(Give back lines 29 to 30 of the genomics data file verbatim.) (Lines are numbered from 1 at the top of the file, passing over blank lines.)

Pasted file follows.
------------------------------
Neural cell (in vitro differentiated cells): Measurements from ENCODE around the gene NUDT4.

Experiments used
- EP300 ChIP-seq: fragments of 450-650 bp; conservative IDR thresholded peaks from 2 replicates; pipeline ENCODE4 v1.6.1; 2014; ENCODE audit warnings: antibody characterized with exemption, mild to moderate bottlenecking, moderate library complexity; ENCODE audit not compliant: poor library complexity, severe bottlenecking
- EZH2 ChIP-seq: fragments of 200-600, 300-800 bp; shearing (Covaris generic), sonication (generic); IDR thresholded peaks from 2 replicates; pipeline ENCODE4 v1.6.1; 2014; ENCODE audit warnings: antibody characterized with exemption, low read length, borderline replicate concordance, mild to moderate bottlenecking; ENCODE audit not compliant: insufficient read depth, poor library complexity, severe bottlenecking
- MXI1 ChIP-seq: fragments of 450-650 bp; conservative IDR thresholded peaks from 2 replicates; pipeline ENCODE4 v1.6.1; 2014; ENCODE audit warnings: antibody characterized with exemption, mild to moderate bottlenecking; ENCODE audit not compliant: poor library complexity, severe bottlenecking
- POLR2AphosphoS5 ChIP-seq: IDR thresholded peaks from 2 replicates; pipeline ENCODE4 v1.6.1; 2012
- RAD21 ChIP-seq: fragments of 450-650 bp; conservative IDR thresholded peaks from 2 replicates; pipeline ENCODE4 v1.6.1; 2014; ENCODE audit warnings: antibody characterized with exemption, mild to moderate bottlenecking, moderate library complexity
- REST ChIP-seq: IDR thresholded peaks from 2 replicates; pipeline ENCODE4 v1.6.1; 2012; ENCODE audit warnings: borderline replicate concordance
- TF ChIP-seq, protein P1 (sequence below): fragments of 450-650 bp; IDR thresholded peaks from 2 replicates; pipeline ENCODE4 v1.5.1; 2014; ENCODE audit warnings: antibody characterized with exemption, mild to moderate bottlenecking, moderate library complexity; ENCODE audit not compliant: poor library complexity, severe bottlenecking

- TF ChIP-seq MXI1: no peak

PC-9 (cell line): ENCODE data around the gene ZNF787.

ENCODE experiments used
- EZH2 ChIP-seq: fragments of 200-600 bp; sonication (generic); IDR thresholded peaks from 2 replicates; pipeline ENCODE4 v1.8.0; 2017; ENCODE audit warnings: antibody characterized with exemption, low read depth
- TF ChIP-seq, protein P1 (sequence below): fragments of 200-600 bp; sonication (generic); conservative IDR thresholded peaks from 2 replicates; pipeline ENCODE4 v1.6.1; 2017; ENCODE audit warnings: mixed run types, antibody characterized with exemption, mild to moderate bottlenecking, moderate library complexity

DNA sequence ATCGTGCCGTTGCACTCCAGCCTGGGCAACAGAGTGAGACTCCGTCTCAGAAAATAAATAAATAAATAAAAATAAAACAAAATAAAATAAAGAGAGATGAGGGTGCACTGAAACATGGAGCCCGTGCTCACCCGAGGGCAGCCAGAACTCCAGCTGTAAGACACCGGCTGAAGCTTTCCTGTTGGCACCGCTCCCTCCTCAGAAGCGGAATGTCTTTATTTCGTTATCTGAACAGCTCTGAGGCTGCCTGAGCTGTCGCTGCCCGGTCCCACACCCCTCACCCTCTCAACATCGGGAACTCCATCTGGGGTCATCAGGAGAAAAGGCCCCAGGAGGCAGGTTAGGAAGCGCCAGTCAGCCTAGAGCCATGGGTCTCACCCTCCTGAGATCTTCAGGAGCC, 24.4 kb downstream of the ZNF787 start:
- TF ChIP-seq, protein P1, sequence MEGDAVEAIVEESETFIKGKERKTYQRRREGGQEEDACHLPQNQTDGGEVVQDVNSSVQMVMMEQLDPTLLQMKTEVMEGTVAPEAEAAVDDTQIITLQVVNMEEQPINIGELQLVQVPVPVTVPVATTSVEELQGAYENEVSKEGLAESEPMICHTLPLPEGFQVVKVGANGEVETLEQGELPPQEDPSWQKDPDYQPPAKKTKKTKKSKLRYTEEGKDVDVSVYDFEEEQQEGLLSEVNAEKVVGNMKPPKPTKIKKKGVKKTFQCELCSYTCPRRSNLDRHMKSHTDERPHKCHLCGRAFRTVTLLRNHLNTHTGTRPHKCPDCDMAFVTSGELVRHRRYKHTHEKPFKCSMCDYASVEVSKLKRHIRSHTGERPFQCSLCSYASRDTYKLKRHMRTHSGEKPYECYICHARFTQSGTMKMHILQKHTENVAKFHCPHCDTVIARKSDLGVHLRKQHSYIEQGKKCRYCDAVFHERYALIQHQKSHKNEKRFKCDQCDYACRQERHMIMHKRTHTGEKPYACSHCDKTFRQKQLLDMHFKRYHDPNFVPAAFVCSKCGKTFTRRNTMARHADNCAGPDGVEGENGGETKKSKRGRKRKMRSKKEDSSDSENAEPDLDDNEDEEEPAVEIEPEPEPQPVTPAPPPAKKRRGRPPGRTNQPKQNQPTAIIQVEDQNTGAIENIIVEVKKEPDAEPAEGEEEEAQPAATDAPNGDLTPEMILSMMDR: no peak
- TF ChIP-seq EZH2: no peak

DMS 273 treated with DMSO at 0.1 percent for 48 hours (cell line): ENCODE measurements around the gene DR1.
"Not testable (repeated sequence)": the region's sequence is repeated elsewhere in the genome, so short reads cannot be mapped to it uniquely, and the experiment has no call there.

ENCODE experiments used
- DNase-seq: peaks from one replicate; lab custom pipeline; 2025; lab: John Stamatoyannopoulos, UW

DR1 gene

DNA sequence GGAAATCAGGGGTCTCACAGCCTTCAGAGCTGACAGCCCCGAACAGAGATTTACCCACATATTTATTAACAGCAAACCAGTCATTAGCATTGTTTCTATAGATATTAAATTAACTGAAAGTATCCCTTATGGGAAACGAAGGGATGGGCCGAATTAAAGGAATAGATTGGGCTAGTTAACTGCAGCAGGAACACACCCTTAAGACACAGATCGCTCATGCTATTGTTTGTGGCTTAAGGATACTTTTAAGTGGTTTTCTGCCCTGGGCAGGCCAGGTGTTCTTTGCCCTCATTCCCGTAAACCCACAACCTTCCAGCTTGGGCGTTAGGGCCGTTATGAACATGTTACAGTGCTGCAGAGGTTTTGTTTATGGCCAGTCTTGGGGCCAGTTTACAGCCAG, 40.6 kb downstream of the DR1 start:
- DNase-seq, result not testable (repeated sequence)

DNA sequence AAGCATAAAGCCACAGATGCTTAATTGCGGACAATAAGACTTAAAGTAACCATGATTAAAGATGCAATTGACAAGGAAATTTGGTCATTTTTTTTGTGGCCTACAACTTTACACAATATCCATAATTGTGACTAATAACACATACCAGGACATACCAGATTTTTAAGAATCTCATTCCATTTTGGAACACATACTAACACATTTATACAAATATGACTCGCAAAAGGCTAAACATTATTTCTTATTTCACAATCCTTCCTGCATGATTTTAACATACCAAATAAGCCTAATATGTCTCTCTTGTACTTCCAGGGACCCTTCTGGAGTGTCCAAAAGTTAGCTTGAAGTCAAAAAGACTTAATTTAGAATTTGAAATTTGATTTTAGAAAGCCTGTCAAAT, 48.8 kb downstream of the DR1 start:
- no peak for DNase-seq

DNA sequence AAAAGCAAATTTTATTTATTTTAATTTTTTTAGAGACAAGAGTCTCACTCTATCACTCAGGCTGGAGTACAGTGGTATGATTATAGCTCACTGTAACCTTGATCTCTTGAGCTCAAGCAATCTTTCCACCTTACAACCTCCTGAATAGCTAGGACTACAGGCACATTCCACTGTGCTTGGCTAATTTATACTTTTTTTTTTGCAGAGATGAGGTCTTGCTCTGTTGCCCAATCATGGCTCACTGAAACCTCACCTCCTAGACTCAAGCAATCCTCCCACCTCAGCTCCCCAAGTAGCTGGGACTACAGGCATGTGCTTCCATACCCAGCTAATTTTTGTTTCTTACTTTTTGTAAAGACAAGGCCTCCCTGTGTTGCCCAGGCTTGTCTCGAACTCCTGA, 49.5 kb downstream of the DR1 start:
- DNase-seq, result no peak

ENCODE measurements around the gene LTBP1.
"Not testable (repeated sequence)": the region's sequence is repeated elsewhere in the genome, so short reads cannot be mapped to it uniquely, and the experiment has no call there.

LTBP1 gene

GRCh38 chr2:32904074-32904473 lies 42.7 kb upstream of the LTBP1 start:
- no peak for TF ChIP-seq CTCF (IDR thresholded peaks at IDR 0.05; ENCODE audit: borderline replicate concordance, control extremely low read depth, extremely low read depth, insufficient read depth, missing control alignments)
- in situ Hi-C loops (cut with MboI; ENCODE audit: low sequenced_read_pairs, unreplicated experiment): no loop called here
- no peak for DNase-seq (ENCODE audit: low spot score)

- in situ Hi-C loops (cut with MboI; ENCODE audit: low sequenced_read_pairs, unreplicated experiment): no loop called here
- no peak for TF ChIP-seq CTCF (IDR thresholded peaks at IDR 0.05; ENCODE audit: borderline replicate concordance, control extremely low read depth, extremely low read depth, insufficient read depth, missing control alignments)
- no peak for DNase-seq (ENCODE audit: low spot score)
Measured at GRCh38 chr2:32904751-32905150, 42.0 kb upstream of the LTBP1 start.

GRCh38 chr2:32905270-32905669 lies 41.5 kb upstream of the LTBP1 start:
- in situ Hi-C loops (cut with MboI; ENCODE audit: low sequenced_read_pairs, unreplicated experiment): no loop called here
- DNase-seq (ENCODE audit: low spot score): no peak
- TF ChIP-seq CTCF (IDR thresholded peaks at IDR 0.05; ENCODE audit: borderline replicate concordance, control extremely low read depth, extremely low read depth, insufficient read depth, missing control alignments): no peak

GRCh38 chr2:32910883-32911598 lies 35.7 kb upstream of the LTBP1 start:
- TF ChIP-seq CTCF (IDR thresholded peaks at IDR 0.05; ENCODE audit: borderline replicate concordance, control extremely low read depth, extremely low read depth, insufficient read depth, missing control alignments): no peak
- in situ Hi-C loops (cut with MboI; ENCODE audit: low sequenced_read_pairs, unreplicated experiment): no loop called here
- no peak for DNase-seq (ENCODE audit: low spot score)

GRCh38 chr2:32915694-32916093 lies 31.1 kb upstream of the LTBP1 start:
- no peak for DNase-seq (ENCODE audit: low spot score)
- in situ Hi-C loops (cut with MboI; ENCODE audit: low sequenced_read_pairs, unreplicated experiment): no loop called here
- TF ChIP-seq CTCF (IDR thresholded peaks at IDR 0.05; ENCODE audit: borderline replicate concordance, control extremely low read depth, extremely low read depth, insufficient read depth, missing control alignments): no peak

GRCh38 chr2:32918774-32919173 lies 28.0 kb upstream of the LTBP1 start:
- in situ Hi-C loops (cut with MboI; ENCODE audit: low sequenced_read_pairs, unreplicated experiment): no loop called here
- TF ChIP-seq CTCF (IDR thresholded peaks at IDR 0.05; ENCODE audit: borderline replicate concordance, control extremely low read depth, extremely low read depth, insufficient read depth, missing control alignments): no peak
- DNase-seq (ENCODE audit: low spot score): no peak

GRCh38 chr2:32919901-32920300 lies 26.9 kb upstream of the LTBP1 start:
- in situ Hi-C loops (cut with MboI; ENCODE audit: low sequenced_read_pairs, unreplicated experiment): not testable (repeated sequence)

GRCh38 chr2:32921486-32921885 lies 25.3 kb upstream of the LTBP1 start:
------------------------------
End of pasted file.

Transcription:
ENCODE measurements around the gene LTBP1.
"Not testable (repeated sequence)": the region's sequence is repeated elsewhere in the genome, so short reads cannot be mapped to it uniquely, and the experiment has no call there.